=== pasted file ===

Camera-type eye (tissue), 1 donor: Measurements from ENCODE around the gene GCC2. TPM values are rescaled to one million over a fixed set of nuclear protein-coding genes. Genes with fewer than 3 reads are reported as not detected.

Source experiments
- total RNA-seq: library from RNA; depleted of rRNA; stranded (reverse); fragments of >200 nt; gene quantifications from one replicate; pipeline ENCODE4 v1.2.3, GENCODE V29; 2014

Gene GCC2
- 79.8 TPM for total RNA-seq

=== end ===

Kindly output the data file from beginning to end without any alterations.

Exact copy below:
Camera-type eye (tissue), 1 donor: Measurements from ENCODE around the gene GCC2. TPM values are rescaled to one million over a fixed set of nuclear protein-coding genes. Genes with fewer than 3 reads are reported as not detected.

Source experiments
- total RNA-seq: library from RNA; depleted of rRNA; stranded (reverse); fragments of >200 nt; gene quantifications from one replicate; pipeline ENCODE4 v1.2.3, GENCODE V29; 2014

Gene GCC2
- 79.8 TPM for total RNA-seq